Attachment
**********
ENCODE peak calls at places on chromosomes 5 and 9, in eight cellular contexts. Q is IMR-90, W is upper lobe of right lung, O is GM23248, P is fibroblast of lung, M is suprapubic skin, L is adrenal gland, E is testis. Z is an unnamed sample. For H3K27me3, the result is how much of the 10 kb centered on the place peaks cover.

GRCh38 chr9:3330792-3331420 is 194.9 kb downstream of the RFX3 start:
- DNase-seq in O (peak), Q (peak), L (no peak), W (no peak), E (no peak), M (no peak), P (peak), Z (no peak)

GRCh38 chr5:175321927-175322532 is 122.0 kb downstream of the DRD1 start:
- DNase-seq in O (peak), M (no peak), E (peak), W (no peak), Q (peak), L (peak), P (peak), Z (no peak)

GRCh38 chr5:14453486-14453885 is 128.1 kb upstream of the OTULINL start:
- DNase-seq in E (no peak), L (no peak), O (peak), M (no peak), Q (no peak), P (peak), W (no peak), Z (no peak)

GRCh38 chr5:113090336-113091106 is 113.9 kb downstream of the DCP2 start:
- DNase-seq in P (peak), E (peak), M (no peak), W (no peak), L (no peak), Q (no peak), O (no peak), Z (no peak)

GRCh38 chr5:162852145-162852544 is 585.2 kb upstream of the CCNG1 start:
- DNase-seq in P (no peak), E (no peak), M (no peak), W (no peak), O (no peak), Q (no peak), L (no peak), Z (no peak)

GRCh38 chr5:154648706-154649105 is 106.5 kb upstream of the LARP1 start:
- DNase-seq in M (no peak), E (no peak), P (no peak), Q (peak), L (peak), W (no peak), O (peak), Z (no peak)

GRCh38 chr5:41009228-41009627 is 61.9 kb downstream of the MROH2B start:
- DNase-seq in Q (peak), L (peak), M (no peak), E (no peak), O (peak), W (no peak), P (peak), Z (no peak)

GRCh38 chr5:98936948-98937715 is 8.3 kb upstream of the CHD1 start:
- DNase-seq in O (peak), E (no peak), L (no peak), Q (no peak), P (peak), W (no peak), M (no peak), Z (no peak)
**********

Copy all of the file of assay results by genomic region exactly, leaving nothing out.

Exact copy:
ENCODE peak calls at places on chromosomes 5 and 9, in eight cellular contexts. Q is IMR-90, W is upper lobe of right lung, O is GM23248, P is fibroblast of lung, M is suprapubic skin, L is adrenal gland, E is testis. Z is an unnamed sample. For H3K27me3, the result is how much of the 10 kb centered on the place peaks cover.

GRCh38 chr9:3330792-3331420 is 194.9 kb downstream of the RFX3 start:
- DNase-seq in O (peak), Q (peak), L (no peak), W (no peak), E (no peak), M (no peak), P (peak), Z (no peak)

GRCh38 chr5:175321927-175322532 is 122.0 kb downstream of the DRD1 start:
- DNase-seq in O (peak), M (no peak), E (peak), W (no peak), Q (peak), L (peak), P (peak), Z (no peak)

GRCh38 chr5:14453486-14453885 is 128.1 kb upstream of the OTULINL start:
- DNase-seq in E (no peak), L (no peak), O (peak), M (no peak), Q (no peak), P (peak), W (no peak), Z (no peak)

GRCh38 chr5:113090336-113091106 is 113.9 kb downstream of the DCP2 start:
- DNase-seq in P (peak), E (peak), M (no peak), W (no peak), L (no peak), Q (no peak), O (no peak), Z (no peak)

GRCh38 chr5:162852145-162852544 is 585.2 kb upstream of the CCNG1 start:
- DNase-seq in P (no peak), E (no peak), M (no peak), W (no peak), O (no peak), Q (no peak), L (no peak), Z (no peak)

GRCh38 chr5:154648706-154649105 is 106.5 kb upstream of the LARP1 start:
- DNase-seq in M (no peak), E (no peak), P (no peak), Q (peak), L (peak), W (no peak), O (peak), Z (no peak)

GRCh38 chr5:41009228-41009627 is 61.9 kb downstream of the MROH2B start:
- DNase-seq in Q (peak), L (peak), M (no peak), E (no peak), O (peak), W (no peak), P (peak), Z (no peak)

GRCh38 chr5:98936948-98937715 is 8.3 kb upstream of the CHD1 start:
- DNase-seq in O (peak), E (no peak), L (no peak), Q (no peak), P (peak), W (no peak), M (no peak), Z (no peak)